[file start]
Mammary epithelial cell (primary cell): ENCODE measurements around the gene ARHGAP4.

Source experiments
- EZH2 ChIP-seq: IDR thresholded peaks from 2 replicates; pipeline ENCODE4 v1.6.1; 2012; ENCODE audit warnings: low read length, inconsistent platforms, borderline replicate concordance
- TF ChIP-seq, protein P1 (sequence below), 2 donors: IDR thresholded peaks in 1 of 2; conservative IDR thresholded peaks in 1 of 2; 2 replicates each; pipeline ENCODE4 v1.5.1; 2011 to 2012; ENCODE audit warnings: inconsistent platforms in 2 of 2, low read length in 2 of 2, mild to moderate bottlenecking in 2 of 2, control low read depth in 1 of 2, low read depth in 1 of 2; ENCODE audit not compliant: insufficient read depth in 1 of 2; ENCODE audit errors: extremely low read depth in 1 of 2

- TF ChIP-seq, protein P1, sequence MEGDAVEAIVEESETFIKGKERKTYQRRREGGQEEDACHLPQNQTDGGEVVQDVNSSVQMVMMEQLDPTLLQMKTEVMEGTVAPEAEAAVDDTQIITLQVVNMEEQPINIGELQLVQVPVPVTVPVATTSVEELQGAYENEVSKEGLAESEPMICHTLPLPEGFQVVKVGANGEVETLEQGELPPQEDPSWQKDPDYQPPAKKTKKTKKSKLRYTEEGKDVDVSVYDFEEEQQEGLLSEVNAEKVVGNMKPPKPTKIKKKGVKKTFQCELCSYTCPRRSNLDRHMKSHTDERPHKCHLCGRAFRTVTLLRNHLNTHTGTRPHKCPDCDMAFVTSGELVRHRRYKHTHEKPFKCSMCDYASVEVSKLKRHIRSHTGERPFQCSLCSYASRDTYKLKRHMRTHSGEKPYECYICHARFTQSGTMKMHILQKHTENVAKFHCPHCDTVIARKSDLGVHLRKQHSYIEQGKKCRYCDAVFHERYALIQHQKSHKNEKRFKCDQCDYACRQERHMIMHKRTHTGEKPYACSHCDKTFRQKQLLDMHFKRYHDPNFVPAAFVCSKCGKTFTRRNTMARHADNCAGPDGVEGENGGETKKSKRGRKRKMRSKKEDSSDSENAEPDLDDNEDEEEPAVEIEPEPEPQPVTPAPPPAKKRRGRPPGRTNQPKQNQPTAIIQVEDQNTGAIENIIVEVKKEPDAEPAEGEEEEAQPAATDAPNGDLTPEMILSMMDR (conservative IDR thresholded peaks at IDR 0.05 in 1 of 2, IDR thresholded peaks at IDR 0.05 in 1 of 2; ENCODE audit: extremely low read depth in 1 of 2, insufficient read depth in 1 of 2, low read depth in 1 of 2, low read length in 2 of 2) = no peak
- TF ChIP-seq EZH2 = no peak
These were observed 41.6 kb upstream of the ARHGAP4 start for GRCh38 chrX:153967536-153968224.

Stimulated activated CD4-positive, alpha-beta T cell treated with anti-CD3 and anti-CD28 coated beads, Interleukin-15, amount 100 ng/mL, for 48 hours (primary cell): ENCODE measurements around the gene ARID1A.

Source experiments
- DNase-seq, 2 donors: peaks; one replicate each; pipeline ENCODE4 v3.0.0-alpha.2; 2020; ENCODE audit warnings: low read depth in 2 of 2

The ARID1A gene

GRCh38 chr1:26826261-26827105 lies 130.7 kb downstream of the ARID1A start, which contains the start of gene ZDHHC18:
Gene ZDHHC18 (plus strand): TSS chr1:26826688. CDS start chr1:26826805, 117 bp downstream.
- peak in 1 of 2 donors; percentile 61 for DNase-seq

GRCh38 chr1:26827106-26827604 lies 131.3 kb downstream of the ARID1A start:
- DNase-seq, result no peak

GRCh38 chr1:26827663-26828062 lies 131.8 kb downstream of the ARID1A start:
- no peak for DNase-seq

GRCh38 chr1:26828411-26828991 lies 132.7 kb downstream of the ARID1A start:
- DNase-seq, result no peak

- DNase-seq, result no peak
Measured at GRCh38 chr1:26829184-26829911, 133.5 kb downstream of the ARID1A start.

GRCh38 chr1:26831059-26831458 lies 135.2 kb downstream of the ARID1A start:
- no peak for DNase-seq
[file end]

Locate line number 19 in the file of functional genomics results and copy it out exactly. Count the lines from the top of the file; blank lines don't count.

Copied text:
GRCh38 chr1:26828411-26828991 lies 132.7 kb downstream of the ARID1A start: